• Team the student with a lab partner or assistant.
  • Allow in-class assignments to be completed out of class and extended deadlines/ employ INC when appropriate.
  • Allow extended time on tests.
  • Oral or taped exams may be given to students who cannot write answers for themselves.
  • Occassional allowance for late arrivals can be given if students are using devices such as crutches, wheelchairs, canes, or walkers.
  • Rearrange desks to allow extra space needed for wheelchairs, walkers, canes, and crutches.

Instructional Strategies to Help Students with Mobility Impairments

Mobility aids, such as a wheelchair, are frequently required for these pupils, in addition to augmentative and alternative communication (AAC) devices or other assistive technology devices (for example, an adapted keyboard).


Augmentative and alternative communication (AAC)

Symbols, aids, strategies, and techniques used as a supplement or alternative to oral language (Gargiulio & Bouck, 2019)


Assistive Technology Devices

Any item, piece of equipment, or product system that increases, maintains, or improves functional capabilities of individuals with disabilities.

Physical, Health, and Low-incidence Disabilities

Educational Placement

Other Health Impairments (IDEA)

having limited strength, vitality or alertness, including a heightened alertness to environmental stimuli, that results in limited alertness with respect to the educational environment, that is due to chronic or acute health problems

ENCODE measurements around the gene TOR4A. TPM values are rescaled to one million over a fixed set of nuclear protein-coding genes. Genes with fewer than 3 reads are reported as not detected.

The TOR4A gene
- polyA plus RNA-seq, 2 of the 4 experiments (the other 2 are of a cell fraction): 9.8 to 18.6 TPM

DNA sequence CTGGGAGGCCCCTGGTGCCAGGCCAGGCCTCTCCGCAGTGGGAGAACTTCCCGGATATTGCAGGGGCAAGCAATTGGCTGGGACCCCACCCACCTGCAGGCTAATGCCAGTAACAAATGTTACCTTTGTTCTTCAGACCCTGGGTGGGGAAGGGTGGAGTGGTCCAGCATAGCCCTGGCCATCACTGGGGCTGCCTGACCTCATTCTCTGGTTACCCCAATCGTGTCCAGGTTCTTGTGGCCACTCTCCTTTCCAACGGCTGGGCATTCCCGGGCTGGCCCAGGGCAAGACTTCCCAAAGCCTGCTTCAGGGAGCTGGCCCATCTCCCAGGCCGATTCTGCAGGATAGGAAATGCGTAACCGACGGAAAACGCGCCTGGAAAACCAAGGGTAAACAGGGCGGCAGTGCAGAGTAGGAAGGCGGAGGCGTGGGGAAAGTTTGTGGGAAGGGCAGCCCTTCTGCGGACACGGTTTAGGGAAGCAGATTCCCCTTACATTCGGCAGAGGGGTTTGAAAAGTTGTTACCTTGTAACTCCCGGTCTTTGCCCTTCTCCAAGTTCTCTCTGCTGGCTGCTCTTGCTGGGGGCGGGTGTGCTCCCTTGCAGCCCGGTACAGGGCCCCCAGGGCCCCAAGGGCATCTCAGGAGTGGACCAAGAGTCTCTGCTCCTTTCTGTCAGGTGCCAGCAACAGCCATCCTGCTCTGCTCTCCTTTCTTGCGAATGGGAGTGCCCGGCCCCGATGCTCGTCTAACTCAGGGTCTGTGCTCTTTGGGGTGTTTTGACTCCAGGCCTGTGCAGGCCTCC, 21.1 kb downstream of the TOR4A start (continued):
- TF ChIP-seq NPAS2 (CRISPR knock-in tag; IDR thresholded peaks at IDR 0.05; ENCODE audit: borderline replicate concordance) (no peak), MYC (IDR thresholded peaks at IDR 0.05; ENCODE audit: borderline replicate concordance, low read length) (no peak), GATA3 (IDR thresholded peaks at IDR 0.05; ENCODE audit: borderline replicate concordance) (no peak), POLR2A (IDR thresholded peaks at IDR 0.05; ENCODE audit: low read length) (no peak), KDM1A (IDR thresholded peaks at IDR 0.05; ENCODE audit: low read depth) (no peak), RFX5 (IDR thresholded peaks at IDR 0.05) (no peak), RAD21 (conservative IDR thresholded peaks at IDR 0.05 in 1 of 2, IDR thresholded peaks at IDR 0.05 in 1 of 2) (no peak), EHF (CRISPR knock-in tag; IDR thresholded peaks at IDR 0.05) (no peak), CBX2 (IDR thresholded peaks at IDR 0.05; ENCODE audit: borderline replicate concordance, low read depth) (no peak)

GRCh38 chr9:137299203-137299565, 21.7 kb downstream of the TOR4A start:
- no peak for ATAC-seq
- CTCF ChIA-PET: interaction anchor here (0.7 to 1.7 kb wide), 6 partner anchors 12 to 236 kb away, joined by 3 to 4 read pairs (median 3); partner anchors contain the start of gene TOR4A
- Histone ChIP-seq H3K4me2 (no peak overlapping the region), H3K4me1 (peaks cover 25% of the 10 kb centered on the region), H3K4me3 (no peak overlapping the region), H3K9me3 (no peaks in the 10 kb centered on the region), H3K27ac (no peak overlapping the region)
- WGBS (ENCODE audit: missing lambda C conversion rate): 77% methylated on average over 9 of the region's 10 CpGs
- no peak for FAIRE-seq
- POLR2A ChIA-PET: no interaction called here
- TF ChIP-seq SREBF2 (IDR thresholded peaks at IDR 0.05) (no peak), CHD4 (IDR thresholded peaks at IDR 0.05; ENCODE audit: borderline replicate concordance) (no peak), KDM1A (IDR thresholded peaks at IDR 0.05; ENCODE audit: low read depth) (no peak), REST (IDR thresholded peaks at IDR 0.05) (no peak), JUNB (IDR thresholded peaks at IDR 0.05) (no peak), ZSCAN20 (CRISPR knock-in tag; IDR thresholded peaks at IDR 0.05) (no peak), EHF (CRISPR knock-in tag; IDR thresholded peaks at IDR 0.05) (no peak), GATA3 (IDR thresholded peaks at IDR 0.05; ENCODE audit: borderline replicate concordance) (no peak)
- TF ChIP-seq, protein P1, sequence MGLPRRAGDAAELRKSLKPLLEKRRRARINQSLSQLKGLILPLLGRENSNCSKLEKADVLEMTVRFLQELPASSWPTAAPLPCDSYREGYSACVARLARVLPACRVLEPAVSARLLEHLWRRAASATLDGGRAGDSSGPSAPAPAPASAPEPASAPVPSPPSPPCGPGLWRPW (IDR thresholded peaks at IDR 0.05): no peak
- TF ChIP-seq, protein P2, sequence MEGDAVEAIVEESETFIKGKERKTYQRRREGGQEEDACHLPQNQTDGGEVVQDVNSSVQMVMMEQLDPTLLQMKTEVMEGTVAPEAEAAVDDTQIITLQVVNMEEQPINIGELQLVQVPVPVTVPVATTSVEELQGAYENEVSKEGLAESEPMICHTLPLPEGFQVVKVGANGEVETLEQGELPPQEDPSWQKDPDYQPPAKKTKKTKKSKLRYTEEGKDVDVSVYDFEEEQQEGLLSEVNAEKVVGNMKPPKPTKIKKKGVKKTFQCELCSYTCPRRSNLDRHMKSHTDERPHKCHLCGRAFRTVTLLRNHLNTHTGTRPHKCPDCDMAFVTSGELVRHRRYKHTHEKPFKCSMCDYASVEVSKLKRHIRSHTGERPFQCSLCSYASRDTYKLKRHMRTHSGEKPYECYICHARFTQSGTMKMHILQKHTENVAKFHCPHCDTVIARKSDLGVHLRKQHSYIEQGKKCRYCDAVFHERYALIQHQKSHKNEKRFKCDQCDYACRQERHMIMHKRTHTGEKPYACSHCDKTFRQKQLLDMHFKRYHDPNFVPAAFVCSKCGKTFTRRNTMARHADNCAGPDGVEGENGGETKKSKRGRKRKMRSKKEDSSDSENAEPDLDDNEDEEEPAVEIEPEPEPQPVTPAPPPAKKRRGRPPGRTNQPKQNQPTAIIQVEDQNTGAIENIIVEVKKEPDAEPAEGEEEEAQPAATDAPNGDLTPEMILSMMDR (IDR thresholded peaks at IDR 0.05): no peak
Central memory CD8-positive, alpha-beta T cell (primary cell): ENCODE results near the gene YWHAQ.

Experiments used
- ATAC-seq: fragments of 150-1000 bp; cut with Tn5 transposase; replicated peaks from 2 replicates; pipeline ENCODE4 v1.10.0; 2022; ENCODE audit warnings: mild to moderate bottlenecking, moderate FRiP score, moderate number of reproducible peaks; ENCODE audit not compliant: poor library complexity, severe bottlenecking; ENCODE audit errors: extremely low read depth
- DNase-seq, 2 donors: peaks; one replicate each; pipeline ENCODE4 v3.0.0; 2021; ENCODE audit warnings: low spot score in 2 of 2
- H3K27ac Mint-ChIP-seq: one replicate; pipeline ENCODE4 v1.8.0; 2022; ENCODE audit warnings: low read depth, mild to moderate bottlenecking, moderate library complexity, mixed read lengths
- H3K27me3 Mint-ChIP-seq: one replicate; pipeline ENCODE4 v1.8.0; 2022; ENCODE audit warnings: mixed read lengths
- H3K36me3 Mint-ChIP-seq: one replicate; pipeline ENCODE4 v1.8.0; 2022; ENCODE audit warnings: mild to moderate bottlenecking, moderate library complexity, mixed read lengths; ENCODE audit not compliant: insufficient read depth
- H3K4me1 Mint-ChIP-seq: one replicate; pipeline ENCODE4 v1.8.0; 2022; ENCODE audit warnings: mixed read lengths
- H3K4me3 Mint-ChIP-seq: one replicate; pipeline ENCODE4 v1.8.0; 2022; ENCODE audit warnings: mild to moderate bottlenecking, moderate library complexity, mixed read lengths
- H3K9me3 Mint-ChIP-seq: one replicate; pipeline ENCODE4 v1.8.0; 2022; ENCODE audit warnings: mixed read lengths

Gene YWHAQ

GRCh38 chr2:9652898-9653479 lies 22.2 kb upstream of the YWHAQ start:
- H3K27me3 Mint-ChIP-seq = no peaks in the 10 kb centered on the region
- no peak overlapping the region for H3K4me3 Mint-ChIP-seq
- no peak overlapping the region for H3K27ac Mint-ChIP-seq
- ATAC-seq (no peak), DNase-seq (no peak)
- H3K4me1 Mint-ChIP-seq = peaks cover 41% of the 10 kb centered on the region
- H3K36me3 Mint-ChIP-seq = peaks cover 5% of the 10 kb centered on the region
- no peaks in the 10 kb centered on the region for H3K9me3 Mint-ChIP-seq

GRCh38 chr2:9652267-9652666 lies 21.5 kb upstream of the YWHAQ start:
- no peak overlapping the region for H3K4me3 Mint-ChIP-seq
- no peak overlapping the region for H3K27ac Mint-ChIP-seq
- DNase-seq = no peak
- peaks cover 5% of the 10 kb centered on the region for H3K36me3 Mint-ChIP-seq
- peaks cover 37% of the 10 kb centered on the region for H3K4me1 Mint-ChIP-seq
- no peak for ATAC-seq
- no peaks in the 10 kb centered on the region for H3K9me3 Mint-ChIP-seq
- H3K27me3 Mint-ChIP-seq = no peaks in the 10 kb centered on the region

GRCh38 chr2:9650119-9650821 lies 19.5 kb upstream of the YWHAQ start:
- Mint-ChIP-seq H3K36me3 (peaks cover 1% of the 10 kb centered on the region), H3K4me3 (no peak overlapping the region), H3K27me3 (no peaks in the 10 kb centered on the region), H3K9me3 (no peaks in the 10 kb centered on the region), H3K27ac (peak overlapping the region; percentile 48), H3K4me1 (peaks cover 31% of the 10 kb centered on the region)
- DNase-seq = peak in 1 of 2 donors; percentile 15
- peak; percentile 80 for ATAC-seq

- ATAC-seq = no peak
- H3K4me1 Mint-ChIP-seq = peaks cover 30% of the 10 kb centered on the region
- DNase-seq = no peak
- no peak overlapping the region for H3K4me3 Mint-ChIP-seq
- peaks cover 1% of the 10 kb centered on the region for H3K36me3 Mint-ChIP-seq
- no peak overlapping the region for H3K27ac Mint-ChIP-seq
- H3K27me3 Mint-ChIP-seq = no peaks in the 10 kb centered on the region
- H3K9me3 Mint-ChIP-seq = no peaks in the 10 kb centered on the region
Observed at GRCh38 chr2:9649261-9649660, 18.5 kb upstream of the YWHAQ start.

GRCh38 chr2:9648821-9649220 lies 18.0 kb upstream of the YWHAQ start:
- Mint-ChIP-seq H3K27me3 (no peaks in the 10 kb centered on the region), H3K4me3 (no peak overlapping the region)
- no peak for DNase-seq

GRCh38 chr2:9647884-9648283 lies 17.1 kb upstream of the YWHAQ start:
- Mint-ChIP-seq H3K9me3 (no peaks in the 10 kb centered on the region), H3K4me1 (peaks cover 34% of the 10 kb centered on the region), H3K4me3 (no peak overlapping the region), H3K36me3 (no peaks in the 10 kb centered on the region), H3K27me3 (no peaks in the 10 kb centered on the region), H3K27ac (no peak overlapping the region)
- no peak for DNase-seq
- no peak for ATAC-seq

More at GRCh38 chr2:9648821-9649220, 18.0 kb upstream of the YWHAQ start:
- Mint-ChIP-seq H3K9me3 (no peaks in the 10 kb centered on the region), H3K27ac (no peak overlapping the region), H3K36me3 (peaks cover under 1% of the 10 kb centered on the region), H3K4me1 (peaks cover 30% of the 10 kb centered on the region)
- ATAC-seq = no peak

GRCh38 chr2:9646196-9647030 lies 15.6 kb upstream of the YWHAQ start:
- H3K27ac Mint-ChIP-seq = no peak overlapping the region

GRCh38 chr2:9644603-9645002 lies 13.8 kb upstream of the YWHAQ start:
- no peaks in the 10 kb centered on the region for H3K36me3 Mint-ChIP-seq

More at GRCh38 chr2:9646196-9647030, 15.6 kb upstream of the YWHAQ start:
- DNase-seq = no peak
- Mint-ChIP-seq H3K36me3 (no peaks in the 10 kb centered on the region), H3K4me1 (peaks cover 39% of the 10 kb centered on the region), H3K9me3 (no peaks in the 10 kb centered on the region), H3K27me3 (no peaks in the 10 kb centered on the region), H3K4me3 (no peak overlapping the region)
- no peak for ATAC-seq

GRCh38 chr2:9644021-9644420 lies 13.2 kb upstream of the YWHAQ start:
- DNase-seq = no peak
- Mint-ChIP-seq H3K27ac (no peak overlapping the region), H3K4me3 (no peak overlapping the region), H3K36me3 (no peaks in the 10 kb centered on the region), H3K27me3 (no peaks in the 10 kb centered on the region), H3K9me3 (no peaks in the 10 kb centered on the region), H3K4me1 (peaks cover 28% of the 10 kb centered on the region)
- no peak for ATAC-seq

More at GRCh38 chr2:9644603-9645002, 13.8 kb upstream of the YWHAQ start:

Causes of these diseases vary. Most result from infections, genetic factors, environmental influences, prenatal influences, perinatal influences, and postnatal influences.

Other Health Impairments (IDEA)

  • can be divided into two areas: major health impairments and infectious diseases
  • Special education services aren't really required unless the conditions are severe they have an adverse impact on educational performance due to treatment effects, numerous absences, fatigue and decreased stamina

major health impairments

  • it is a sudden, excessive, uncontrolled electrical activity in the brain that results in motor or sensory symptoms or changes in emotions, cognition, or autonomic functions (Epilepsy Foundation of America, 2018d).


Potential causes

  • Some can be treated effectively; others don't have cure.